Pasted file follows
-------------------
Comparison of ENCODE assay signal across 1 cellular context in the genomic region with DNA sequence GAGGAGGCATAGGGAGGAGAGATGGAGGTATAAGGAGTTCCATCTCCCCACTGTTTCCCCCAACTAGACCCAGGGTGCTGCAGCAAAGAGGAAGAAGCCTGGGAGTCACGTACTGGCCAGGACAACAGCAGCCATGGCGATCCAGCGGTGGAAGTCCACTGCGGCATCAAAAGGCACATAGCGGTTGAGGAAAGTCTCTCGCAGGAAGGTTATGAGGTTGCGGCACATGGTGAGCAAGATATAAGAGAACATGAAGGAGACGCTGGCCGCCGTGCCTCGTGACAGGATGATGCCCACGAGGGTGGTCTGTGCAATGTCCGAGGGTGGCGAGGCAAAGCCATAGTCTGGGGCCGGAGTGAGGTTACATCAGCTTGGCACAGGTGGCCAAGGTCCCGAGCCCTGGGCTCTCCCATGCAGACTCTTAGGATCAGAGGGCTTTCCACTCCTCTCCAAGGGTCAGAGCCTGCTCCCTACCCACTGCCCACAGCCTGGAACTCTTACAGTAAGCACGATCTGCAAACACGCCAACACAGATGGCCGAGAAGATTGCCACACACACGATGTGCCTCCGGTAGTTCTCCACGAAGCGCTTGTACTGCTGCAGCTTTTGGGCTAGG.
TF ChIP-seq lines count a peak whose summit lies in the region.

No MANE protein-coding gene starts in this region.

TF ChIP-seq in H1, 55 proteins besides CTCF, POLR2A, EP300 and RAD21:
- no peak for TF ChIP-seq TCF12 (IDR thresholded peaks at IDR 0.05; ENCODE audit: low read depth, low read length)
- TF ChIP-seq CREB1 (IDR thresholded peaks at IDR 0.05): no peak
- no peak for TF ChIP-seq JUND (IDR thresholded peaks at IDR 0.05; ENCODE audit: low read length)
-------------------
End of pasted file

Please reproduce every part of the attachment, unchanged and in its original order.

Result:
Comparison of ENCODE assay signal across 1 cellular context in the genomic region with DNA sequence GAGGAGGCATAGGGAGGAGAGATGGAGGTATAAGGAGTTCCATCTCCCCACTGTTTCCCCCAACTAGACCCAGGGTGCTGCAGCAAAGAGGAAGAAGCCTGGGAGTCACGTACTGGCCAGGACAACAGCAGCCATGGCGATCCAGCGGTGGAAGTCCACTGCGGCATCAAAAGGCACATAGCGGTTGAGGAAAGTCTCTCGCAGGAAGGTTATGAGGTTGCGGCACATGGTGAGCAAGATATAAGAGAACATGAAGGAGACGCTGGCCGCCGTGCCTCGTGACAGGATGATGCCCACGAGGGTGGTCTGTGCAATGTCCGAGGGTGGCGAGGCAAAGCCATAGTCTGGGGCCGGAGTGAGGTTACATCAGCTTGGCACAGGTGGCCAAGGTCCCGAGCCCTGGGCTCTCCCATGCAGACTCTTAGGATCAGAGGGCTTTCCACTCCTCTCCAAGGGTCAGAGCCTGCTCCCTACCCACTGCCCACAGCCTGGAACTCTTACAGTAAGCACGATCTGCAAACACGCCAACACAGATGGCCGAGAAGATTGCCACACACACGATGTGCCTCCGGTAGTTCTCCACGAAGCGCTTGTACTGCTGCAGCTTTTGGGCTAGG.
TF ChIP-seq lines count a peak whose summit lies in the region.

No MANE protein-coding gene starts in this region.

TF ChIP-seq in H1, 55 proteins besides CTCF, POLR2A, EP300 and RAD21:
- no peak for TF ChIP-seq TCF12 (IDR thresholded peaks at IDR 0.05; ENCODE audit: low read depth, low read length)
- TF ChIP-seq CREB1 (IDR thresholded peaks at IDR 0.05): no peak
- no peak for TF ChIP-seq JUND (IDR thresholded peaks at IDR 0.05; ENCODE audit: low read length)